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. Last Updated: 07/27/2016

Tobacco Giant BAT Bets on 'New' Yava

At the Yava Tabak Factory near Leningradsky Prospekt, $50 million from British-American Tobacco has gutted, restored, repainted and furnished part of the decades-old brick structure with a Western-style office and new factory-floor machinery and equipment.


It also likely helped pay for the champagne-toasted and balloon-strewn party Thursday where officials from both companies launched the "new" Yava brand of cigarettes.


And there's still $50 million worth of work left to be done. At Yava, old production lines still run alongside new ones, while British-American Tobacco has set itself the ambitious goal of doubling production during the next three years at both its Moscow plant and one in Saratov, in southern Russia, to a total of 30 billion cigarettes annually.


BAT Industries says Russia's cigarette market, estimated at 225 billion to 250 billion cigarettes a year, is the fourth largest in the world. BAT has placed a long-term bet on direct, domestic investment in Russia, having already spent about $200 million of a planned $450 million in the Commonwealth of Independent States, part of its total $800 million East European capital-investment project.


BAT also imports international brand cigarettes including Lucky Strike and Kent into the CIS, but the company's long-range plans call for domestic production and export of international brands.


BAT Industries officials concede, however, that the company's CIS tobacco factories likely won't turn a profit for years.


"The cigarette business right now here is not very profitable, but we're here for the long term, and in the years to come we'll make the necessary profits," said BAT's managing director, Ulrich Herter, at a news conference for the Yava launch.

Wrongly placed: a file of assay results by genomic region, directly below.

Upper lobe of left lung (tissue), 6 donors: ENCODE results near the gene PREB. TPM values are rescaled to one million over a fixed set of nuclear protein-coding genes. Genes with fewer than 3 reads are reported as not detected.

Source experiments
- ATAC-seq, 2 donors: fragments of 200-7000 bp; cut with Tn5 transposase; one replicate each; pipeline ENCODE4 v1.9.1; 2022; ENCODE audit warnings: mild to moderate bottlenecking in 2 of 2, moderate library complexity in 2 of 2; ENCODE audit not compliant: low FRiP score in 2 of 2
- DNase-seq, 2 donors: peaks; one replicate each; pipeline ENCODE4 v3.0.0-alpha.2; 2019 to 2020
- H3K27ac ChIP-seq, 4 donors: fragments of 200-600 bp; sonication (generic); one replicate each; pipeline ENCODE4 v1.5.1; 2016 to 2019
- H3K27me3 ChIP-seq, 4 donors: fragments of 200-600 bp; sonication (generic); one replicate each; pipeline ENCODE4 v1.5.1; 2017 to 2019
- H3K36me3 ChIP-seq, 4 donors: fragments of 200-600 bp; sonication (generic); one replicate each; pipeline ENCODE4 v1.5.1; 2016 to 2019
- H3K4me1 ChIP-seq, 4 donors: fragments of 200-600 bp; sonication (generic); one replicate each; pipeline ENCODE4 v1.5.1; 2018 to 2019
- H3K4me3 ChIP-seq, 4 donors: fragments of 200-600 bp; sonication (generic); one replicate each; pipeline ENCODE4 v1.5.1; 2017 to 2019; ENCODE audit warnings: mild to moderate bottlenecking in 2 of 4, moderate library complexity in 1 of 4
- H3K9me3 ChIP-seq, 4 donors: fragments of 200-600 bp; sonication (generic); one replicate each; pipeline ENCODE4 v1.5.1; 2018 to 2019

Weighed down by capital and reinvestment costs, "The bottom line is that it will be 10 years before the CIS begins to mean something to BAT [profits]," group finance director David Allvey said.


BAT's strategy is to ally with a local partner, then resuscitate and re-launch well-known brands at an affordable price. Currently BAT holds about a 10 percent share of the Russian market, Herter said.


In 1994, BAT bought stakes in the Saratov and Yava tobacco factories through Russia's privatization program and became a major investor in the local industry.


By the end of 1997, it will have spent about $100 million modernizing Yava and $50 million on Saratov. BAT is also pouring large sums into Uzbekistan to produce 25 billion Saraton, Khan and other brand-name cigarettes there annually in the next five years. It also has launched a similar investment program in Ukraine under the Otoman and Kozak brands.


The company uses tobacco from Uzbekistan, Moldova and Kyrgyzstan, "and that accounts for about 35 percent to 40 percent of our tobacco blend," said Leonid Sinelnikov, general director of the Yava Tabak joint-stock company. The rest comes from India, Bulgaria and Greece, he said.


"That may sound like most of the leaf is imported. If it was available, we'd use Russian tobacco, but it's simply just not grown yet," Herter said, adding that BAT hopes to increase the number of its Russian suppliers.


Yava is a Russian brand name introduced in the 1920s, and the Yava factory also made popular Oktyabrskaya cigarettes in the 1940s and 1950s, Sputnik in the 1960s, as well as other brands.


Available this week at kiosks around the city, repackaged Yava cigarettes are being marketed as an "affordable" brand at 900 rubles (18 cents) for a soft pack and 1,000 rubles for a hard pack, up slightly from the old prices of 750 and 900 rubles, respectively.


BAT's big push into the CIS likely was influenced by the same pressures facing most global tobacco producers, particularly flagging demand in increasingly health-conscious Western nations. Demand in Europe, for instance, is slipping 2 percent to 3 percent a year, Herter said.


But BAT is not just a tobacco company. In 1995, the diversified multinational posted ?2.38 billion (about $3.7 billion) in pre-tax profits, with ?1.1 billion generated by its insurance business. BAT said it is monitoring the Russian market and may make consumer financial services investments here at some point in the future.


Until 1991, Yava enjoyed a long period as one of the most prestigious and affordable cigarette brands in Russia, especially after the Soviet government in 1996 decided to upgrade the factory to produce filter cigarettes with imported British equipment.


But with the onset of economic reforms, the Russian market was flooded with heavily advertised international imports, and the Yava name was swamped by foreign brands.